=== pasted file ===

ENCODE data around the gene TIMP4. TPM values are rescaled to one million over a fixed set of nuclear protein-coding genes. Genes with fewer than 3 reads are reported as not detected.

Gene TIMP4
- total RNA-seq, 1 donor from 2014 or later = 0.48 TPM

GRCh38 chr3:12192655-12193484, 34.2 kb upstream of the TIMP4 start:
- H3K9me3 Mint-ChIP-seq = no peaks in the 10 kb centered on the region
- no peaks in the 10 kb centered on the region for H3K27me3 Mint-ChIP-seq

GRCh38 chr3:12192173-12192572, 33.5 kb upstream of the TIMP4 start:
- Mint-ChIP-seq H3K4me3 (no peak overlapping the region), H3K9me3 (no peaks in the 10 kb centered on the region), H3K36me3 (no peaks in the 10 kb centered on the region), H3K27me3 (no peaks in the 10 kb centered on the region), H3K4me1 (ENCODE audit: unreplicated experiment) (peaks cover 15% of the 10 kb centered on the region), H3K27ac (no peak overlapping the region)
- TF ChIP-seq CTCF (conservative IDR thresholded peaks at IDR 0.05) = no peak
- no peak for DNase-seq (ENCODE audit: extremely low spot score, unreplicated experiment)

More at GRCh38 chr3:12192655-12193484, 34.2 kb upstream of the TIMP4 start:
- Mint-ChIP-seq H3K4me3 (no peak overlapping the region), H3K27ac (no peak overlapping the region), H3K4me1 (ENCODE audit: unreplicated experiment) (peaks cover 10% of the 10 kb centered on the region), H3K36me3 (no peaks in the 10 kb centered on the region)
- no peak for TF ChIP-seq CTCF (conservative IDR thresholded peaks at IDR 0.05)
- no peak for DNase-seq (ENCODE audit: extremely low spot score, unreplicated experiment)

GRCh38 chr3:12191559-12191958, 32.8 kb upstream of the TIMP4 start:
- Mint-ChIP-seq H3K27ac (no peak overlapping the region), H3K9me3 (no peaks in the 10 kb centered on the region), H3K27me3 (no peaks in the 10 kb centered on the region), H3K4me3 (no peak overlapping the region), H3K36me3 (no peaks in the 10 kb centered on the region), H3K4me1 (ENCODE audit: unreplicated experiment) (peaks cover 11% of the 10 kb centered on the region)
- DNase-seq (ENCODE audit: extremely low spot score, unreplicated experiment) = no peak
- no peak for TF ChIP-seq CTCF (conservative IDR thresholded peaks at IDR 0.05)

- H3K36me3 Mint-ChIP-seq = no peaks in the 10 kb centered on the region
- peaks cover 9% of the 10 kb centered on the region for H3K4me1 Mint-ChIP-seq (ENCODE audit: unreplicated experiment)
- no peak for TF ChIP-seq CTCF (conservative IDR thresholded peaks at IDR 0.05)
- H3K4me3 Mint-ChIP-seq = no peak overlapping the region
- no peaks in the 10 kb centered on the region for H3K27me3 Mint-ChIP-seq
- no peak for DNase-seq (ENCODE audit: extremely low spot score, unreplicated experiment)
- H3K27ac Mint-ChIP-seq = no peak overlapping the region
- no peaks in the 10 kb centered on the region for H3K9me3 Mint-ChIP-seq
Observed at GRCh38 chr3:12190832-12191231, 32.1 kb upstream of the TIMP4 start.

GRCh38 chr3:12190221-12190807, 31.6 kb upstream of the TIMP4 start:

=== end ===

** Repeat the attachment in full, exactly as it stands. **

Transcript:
ENCODE data around the gene TIMP4. TPM values are rescaled to one million over a fixed set of nuclear protein-coding genes. Genes with fewer than 3 reads are reported as not detected.

Gene TIMP4
- total RNA-seq, 1 donor from 2014 or later = 0.48 TPM

GRCh38 chr3:12192655-12193484, 34.2 kb upstream of the TIMP4 start:
- H3K9me3 Mint-ChIP-seq = no peaks in the 10 kb centered on the region
- no peaks in the 10 kb centered on the region for H3K27me3 Mint-ChIP-seq

GRCh38 chr3:12192173-12192572, 33.5 kb upstream of the TIMP4 start:
- Mint-ChIP-seq H3K4me3 (no peak overlapping the region), H3K9me3 (no peaks in the 10 kb centered on the region), H3K36me3 (no peaks in the 10 kb centered on the region), H3K27me3 (no peaks in the 10 kb centered on the region), H3K4me1 (ENCODE audit: unreplicated experiment) (peaks cover 15% of the 10 kb centered on the region), H3K27ac (no peak overlapping the region)
- TF ChIP-seq CTCF (conservative IDR thresholded peaks at IDR 0.05) = no peak
- no peak for DNase-seq (ENCODE audit: extremely low spot score, unreplicated experiment)

More at GRCh38 chr3:12192655-12193484, 34.2 kb upstream of the TIMP4 start:
- Mint-ChIP-seq H3K4me3 (no peak overlapping the region), H3K27ac (no peak overlapping the region), H3K4me1 (ENCODE audit: unreplicated experiment) (peaks cover 10% of the 10 kb centered on the region), H3K36me3 (no peaks in the 10 kb centered on the region)
- no peak for TF ChIP-seq CTCF (conservative IDR thresholded peaks at IDR 0.05)
- no peak for DNase-seq (ENCODE audit: extremely low spot score, unreplicated experiment)

GRCh38 chr3:12191559-12191958, 32.8 kb upstream of the TIMP4 start:
- Mint-ChIP-seq H3K27ac (no peak overlapping the region), H3K9me3 (no peaks in the 10 kb centered on the region), H3K27me3 (no peaks in the 10 kb centered on the region), H3K4me3 (no peak overlapping the region), H3K36me3 (no peaks in the 10 kb centered on the region), H3K4me1 (ENCODE audit: unreplicated experiment) (peaks cover 11% of the 10 kb centered on the region)
- DNase-seq (ENCODE audit: extremely low spot score, unreplicated experiment) = no peak
- no peak for TF ChIP-seq CTCF (conservative IDR thresholded peaks at IDR 0.05)

- H3K36me3 Mint-ChIP-seq = no peaks in the 10 kb centered on the region
- peaks cover 9% of the 10 kb centered on the region for H3K4me1 Mint-ChIP-seq (ENCODE audit: unreplicated experiment)
- no peak for TF ChIP-seq CTCF (conservative IDR thresholded peaks at IDR 0.05)
- H3K4me3 Mint-ChIP-seq = no peak overlapping the region
- no peaks in the 10 kb centered on the region for H3K27me3 Mint-ChIP-seq
- no peak for DNase-seq (ENCODE audit: extremely low spot score, unreplicated experiment)
- H3K27ac Mint-ChIP-seq = no peak overlapping the region
- no peaks in the 10 kb centered on the region for H3K9me3 Mint-ChIP-seq
Observed at GRCh38 chr3:12190832-12191231, 32.1 kb upstream of the TIMP4 start.

GRCh38 chr3:12190221-12190807, 31.6 kb upstream of the TIMP4 start: